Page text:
Two former State Street executives have been charged by the Department of Justice with scheming to defraud at least six of the bank's clients through secret commissions applied to billions of dollars of securities trades.
Ross McLellan and Edward Pennings were charged with securities fraud and wire fraud as well as conspiring to commit securities fraud and wire fraud. Mr. McLellan, a former executive vice president of the bank who served as president of its U.S. broker-dealer unit, was arrested on April 5 and was scheduled to appear in U.S. District Court in Boston later in the day.
Mr. Pennings, a former managing director at State Street, is believed to be living abroad.
The secret conversations and backroom plotting laid bare in today's charges paint a vivid picture of a brazen fraud, said U.S. Attorney Carmen M. Ortiz of the District of Massachusetts in a news release announcing the indictment.
Added Ms. Ortiz: With each trade, they chipped away at the savings of thousands of retirees whose pensions they were charged with safeguarding. Bankers who abuse their clients' trust in this way must be held accountable.
The indictment alleges that, between February 2010 and September 2011, Messrs. McLellan and Pennings conspired with others to add secret commissions to fixed-income and equity trades performed for at least six clients of the bank's transition management business.
The commissions were charged on top of fees the clients had agreed to pay the bank, and despite written instructions to the bank's traders that generally reflected that the clients were not to be charged trading commissions.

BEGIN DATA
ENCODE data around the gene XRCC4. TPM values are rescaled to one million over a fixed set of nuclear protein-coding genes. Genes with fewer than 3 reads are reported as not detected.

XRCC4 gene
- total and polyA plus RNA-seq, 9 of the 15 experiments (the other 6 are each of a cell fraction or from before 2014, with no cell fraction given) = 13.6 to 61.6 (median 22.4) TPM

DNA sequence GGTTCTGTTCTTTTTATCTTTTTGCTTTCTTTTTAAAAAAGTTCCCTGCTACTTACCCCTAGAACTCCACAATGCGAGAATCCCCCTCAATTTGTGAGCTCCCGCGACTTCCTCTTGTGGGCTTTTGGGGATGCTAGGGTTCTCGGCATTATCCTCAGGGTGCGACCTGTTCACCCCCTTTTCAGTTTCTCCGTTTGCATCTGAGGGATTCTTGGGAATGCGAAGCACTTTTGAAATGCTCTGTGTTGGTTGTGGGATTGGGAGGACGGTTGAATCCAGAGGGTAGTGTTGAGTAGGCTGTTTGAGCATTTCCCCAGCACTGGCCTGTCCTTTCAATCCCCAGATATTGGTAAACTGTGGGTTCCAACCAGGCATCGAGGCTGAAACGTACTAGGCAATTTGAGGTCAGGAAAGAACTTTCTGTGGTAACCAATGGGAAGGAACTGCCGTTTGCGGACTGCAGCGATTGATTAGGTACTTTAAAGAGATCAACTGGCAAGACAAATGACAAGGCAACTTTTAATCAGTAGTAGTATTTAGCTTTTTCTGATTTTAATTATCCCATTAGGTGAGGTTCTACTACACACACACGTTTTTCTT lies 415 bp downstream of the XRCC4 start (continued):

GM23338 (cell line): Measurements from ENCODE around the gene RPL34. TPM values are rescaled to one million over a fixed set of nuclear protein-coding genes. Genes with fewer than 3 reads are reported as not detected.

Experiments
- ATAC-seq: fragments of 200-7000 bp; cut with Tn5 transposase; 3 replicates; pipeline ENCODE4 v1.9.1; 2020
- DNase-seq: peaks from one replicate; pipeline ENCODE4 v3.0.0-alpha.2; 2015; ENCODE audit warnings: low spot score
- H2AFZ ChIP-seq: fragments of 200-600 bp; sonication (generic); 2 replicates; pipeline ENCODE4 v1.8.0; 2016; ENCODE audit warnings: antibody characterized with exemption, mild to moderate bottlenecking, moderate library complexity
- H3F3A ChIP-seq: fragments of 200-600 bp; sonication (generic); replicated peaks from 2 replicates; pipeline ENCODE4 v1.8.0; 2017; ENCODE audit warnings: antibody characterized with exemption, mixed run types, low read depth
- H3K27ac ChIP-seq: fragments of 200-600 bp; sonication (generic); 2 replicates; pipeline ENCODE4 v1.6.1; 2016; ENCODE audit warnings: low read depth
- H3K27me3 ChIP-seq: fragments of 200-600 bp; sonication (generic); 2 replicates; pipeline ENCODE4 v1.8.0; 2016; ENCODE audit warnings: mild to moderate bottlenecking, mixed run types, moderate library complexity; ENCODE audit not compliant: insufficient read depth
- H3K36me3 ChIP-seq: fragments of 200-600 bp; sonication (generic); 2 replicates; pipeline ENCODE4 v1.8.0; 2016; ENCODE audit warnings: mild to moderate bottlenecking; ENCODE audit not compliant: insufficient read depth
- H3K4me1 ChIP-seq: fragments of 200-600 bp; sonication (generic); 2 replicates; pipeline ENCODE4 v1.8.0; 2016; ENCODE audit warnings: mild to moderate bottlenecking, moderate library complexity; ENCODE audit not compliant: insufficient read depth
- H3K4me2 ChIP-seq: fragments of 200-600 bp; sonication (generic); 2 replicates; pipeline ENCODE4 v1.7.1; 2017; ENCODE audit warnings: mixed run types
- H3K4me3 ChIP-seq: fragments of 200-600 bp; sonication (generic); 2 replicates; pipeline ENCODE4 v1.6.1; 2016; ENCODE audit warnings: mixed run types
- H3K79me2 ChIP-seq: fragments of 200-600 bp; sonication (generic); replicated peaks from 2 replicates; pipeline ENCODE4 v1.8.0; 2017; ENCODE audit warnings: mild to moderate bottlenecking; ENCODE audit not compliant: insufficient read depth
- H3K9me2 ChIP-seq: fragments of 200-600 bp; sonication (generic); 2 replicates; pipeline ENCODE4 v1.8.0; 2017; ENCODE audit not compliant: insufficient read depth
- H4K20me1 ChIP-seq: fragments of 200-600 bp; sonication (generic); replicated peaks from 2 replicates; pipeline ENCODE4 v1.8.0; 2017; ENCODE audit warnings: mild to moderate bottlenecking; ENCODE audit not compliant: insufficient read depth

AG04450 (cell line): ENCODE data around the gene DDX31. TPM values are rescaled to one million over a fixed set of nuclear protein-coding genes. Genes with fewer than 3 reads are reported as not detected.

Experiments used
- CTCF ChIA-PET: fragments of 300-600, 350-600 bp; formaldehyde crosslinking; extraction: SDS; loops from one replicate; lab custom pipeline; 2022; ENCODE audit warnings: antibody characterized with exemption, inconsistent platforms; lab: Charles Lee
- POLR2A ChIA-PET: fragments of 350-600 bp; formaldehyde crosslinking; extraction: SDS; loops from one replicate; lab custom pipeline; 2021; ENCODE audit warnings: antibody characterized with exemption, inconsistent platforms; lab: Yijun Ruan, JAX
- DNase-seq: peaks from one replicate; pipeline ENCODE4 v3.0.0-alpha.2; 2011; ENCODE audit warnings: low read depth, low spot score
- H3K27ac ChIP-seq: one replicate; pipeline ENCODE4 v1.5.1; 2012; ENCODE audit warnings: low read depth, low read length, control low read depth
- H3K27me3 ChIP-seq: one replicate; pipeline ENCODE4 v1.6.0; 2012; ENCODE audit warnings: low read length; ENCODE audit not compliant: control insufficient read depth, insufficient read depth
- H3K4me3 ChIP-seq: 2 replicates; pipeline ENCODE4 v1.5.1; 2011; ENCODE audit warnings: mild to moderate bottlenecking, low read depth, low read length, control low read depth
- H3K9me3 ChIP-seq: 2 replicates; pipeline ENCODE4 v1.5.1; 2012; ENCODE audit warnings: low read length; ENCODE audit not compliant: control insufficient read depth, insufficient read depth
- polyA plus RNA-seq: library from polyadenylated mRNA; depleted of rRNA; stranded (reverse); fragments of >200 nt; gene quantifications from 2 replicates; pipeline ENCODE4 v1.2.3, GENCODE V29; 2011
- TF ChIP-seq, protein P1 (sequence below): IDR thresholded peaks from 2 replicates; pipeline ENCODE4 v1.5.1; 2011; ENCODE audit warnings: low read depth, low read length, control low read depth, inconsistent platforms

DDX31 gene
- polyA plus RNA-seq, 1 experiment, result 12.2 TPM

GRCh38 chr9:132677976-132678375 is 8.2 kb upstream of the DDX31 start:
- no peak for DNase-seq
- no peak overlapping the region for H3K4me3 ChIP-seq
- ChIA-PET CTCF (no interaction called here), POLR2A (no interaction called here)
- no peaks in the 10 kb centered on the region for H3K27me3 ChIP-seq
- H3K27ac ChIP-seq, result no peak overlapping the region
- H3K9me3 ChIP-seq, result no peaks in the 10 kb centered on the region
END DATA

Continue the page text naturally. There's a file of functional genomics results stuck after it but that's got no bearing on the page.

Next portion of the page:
Messrs. McLellan and Pennings allegedly took steps to hide the commissions from the clients and others within the bank, including by directing that the commissions not be broken out in post-trade reports.
These indictments relate to two former employees who were separated from State Street several years ago. The charges relate to the same transitions for six clients conducted by our U.K. Transition Management business during 2010 and 2011 as to which we entered into a settlement with the (Financial Conduct Authority) in 2014, said State Street spokesman Brendan Paul in an e-mailed statement.
The statement added that State Street has been cooperating with the U.S. governmental authorities about this matter for the past few years. Since 2011, we have significantly strengthened our controls and reporting mechanisms within this business.
The ongoing investigation is being conducted by the FBI. n